• the PI is a unit head or other individual reporting directly to the dean,
  • it is deemed necessary and prudent by the dean's office.

Delivery to ORSP
Proposals should be hand delivered or submitted via email to ORSP. Since there is no guarantee of timely delivery, ORSP does not recommend use of campus mail for proposals, especially those with urgent deadlines.

ORSP deadline
Because processing time through departmental, collegiate, and ORSP offices varies considerably, it is the PI's responsibility to allow sufficient time for review. ORSP would like to receive the proposals at least five working days before the deadline -more if at all possible.

Note that proposals being delivered outside the continental United States will take extra time. For example, Federal Express requires a minimum of two days to deliver proposals to Alaska, Hawaii, and Europe.

Meeting the deadline is important for several reasons:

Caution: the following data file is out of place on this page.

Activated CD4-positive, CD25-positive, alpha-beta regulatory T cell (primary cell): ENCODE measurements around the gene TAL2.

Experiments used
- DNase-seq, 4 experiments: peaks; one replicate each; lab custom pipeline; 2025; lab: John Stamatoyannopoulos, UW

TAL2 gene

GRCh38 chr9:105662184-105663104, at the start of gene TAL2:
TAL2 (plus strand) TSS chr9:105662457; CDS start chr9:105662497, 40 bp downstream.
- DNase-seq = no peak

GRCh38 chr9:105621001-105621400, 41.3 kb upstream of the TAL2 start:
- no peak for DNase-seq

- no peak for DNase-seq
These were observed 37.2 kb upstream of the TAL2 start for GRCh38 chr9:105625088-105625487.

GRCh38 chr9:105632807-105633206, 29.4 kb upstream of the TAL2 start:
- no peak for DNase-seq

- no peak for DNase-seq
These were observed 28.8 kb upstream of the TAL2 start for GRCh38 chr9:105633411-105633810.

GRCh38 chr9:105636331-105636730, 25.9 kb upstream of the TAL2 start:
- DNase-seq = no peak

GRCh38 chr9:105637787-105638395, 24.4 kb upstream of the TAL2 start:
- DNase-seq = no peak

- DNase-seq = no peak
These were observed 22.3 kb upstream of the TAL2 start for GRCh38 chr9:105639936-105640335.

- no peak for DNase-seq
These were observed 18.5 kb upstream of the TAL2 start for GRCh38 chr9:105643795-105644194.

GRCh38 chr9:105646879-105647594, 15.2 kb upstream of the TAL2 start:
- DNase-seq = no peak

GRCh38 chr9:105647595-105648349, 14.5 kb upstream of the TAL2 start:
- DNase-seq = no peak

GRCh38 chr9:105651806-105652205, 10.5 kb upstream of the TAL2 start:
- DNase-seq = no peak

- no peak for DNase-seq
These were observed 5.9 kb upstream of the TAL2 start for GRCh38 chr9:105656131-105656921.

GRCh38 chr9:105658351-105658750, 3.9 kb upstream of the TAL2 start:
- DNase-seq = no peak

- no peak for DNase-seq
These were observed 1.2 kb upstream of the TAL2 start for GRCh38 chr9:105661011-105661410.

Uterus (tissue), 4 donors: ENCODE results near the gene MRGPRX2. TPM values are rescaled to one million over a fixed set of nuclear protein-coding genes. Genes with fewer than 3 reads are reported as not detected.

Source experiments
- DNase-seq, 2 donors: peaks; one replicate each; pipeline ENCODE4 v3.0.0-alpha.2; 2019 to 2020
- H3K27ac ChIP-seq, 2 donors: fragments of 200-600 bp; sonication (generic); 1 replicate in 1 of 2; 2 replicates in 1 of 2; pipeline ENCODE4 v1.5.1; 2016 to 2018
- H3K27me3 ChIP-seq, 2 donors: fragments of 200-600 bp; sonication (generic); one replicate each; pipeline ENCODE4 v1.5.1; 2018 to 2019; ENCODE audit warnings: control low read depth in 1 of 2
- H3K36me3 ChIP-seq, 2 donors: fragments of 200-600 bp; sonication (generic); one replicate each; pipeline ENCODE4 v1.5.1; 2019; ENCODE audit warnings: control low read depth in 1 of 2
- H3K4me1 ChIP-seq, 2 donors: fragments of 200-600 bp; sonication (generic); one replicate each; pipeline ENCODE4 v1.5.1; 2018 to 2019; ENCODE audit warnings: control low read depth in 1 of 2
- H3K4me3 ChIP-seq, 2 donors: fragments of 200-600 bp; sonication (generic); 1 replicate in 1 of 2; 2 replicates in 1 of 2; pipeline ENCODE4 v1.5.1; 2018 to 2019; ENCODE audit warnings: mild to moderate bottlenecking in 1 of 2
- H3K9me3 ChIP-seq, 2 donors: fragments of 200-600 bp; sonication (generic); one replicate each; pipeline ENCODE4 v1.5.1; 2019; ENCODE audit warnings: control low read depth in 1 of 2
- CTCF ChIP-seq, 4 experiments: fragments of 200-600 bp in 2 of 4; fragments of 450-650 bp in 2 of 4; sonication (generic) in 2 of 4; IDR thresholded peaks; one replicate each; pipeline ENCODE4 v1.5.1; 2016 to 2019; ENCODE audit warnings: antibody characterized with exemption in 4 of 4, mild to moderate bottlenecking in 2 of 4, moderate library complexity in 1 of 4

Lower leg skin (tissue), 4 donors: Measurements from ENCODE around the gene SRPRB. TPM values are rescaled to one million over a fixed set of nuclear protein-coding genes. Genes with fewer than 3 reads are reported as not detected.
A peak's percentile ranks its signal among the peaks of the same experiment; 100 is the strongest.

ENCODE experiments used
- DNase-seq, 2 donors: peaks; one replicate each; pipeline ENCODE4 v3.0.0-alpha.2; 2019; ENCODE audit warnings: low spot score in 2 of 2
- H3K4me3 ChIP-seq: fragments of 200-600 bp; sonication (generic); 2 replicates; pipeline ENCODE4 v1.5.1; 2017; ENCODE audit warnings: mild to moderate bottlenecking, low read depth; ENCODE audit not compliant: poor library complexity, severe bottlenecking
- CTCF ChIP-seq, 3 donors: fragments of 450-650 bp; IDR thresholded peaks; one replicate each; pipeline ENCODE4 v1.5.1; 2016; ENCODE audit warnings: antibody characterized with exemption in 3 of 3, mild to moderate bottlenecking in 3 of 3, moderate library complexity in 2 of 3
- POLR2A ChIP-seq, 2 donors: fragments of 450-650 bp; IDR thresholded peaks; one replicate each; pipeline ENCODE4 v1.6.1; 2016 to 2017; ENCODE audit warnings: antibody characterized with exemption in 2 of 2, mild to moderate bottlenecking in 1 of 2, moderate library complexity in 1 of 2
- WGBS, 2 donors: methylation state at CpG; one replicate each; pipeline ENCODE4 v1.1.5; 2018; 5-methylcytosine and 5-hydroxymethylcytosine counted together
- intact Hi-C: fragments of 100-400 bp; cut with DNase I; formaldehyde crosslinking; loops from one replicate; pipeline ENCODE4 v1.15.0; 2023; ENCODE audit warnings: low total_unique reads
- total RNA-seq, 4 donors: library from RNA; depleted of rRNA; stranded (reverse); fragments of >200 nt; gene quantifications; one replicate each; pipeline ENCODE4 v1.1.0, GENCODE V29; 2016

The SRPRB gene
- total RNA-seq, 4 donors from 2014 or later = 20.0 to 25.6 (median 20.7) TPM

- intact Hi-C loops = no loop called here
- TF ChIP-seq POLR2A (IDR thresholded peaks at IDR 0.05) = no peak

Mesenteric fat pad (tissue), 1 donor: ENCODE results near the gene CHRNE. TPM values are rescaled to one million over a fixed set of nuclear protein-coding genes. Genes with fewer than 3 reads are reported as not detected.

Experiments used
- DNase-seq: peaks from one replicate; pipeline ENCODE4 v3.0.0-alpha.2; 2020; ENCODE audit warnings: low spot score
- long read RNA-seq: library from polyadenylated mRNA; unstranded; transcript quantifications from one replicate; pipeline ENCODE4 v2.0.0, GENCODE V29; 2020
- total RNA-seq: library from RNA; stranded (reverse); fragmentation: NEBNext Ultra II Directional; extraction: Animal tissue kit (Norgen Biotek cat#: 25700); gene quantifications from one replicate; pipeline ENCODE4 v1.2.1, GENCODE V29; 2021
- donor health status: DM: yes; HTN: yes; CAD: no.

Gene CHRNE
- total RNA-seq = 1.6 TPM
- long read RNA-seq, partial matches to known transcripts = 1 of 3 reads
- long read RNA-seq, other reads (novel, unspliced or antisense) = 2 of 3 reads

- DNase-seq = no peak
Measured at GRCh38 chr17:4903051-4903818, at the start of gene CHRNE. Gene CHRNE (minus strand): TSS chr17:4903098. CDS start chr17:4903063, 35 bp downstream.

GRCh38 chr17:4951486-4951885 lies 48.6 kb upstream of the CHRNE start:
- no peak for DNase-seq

It allows grant administrators enough time to do a thorough review to catch any errors that might be embarrassing to the PI or the University, or that might affect the proposal's success.

It gives ORSP enough time to mail the proposal to the sponsor before the sponsor's deadline.

For proposals submitted electronically (e.g., Fastlane), it gives an important cushion of time in case of technical problems.

What happens at ORSP
Upon receiving a proposal and PRA, ORSP staff review the proposal to ensure that:

  • correct signatures have been obtained,
  • the proposal agrees with the PRA in terms of space, animals, human subjects, or cost sharing/matching commitments,
  • the proposal generally conforms to University policies and sponsor requirements,
  • equipment conforms to University definitions, and
  • appropriate increases for future years have been included in the budget.